Published on March 7th, 2010 | by Tina Casey7
New "Liquid Magnet" Solder Eliminates Toxic Lead
March 7th, 2010 by Tina Casey
A team of researchers at Yale University has developed a new kind of magnetic, lead free solder that could be used to manufacture electronics more cheaply and efficiently. That would be a big boost for efforts to manage the growing problem of electronic waste disposal and recycling, because conventional solder is made from lead, a known health hazard.
Lead is a heavy metal that was commonly used in house paint and gasoline in the U.S. Those uses were banned after the discovery that lead is a potent neurotoxin, but lead solder continues to be permitted in U.S. manufacturing. That creates a huge problem in the electronic waste stream, and it also impedes U.S. companies from entering global markets where anti-lead regulations are growing.
The key to lead’s popularity lies in the one-two punch of high strength combined with a low melting point. Lead solder can be melted directly onto delicate electronic components with a relatively small amount of heat, which greatly reduces the chance of damaging the components during the manufacturing process. As writer Katherine Bourzac describes in MIT’s Technology Review, so far the non-lead alternatives have failed on both counts: they tend to be weaker, and they require much more heat during the soldering process.
Yale’s Magnetic Solder Breakthrough
The Yale team has come up with a tin-silver alloy that holds micro-particles of iron. Rather than applying heat from an external source, the compound is exposed to a magnetic field. That excites the iron particles, which causes the solder to heat up and melt internally. The result is a highly localized melt that has little or no effect on the components around it. Bourzac explains that the magnetic field also forces the iron particles to line up. The particles hold position when the solder cools, which results in a much stronger bond than possible with conventional non-lead soldering compounds.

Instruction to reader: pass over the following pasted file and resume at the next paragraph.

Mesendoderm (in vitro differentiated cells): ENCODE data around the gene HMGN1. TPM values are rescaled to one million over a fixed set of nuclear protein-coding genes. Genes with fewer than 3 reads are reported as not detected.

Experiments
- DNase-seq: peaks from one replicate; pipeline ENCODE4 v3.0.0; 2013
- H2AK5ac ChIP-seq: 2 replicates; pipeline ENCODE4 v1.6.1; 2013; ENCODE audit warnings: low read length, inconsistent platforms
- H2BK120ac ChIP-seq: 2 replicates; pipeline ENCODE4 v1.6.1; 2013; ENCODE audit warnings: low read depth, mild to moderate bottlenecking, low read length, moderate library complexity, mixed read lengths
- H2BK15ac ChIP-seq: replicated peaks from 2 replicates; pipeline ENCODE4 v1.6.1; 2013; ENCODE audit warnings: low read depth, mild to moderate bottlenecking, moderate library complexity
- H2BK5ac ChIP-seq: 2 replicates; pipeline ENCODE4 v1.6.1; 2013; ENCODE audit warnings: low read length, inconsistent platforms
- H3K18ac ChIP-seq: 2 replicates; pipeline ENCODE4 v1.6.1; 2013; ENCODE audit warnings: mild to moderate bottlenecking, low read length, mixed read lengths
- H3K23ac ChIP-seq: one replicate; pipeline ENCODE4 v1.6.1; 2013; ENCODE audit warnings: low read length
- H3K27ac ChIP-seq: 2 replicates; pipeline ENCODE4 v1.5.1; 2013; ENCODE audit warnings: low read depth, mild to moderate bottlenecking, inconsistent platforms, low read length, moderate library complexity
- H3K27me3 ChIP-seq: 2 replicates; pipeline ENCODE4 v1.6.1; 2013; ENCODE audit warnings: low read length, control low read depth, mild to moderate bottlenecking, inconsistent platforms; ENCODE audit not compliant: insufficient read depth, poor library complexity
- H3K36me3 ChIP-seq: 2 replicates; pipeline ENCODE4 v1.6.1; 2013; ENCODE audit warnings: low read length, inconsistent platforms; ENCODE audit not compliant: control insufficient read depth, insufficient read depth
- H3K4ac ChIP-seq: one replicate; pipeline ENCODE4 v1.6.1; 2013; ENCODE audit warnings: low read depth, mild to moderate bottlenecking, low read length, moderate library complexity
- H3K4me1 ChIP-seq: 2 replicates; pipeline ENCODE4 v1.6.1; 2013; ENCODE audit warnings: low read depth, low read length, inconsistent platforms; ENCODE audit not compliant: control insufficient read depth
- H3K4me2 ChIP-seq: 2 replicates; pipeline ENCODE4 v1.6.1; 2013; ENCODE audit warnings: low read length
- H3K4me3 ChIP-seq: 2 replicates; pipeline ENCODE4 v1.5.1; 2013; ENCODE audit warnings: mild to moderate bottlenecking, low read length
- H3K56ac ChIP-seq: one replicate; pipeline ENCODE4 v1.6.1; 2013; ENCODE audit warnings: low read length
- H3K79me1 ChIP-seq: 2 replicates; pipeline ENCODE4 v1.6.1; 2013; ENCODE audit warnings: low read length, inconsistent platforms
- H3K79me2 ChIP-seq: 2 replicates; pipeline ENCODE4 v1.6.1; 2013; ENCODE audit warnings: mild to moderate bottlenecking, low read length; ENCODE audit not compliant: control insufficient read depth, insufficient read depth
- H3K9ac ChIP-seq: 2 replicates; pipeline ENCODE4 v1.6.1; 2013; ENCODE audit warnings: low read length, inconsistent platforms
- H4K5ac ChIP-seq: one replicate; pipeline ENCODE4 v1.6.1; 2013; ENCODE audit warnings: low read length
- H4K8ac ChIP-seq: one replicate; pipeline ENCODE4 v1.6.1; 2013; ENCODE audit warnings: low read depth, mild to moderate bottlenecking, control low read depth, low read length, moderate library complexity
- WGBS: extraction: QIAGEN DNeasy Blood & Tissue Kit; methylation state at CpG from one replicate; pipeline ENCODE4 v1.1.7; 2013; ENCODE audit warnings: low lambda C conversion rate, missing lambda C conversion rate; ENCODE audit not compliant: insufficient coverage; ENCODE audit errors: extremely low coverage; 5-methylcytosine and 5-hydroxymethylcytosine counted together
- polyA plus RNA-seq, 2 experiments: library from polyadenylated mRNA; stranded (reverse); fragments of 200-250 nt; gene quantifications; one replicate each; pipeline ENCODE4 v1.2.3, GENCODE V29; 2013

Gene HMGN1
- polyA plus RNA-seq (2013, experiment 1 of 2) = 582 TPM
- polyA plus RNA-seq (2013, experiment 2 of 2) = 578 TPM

Magnets and Energy Efficiency
Magnets are beginning to establish a pivotal role in the energy efficient future. At Columbia University, for example, researchers are developing computer chips that use nano-magnetic materials, which could shave up to 30% off the energy used by data centers. Advances are also being made on the research end, as illustrated by a new high efficiency research magnet being built at Florida State University that will generate a far more powerful field while using less energy. Yale’s new solder is still in the development stages but if it proves adaptable on a commercial scale, it could replace a relatively energy intensive step in the electronics manufacturing process with a simple, more energy efficient magnetic field.